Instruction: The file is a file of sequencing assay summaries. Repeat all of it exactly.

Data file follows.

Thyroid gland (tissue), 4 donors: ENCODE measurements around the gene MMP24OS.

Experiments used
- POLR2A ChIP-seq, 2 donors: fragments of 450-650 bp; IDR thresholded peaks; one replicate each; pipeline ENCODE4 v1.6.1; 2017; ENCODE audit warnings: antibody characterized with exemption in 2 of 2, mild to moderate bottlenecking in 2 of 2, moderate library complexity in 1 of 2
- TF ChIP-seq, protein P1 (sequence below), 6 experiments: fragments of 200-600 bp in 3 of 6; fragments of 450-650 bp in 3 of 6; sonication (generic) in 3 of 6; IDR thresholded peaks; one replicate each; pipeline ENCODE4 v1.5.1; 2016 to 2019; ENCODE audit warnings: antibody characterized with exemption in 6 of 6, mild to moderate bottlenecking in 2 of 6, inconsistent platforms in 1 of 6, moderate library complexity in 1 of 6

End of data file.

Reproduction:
Thyroid gland (tissue), 4 donors: ENCODE measurements around the gene MMP24OS.

Experiments used
- POLR2A ChIP-seq, 2 donors: fragments of 450-650 bp; IDR thresholded peaks; one replicate each; pipeline ENCODE4 v1.6.1; 2017; ENCODE audit warnings: antibody characterized with exemption in 2 of 2, mild to moderate bottlenecking in 2 of 2, moderate library complexity in 1 of 2
- TF ChIP-seq, protein P1 (sequence below), 6 experiments: fragments of 200-600 bp in 3 of 6; fragments of 450-650 bp in 3 of 6; sonication (generic) in 3 of 6; IDR thresholded peaks; one replicate each; pipeline ENCODE4 v1.5.1; 2016 to 2019; ENCODE audit warnings: antibody characterized with exemption in 6 of 6, mild to moderate bottlenecking in 2 of 6, inconsistent platforms in 1 of 6, moderate library complexity in 1 of 6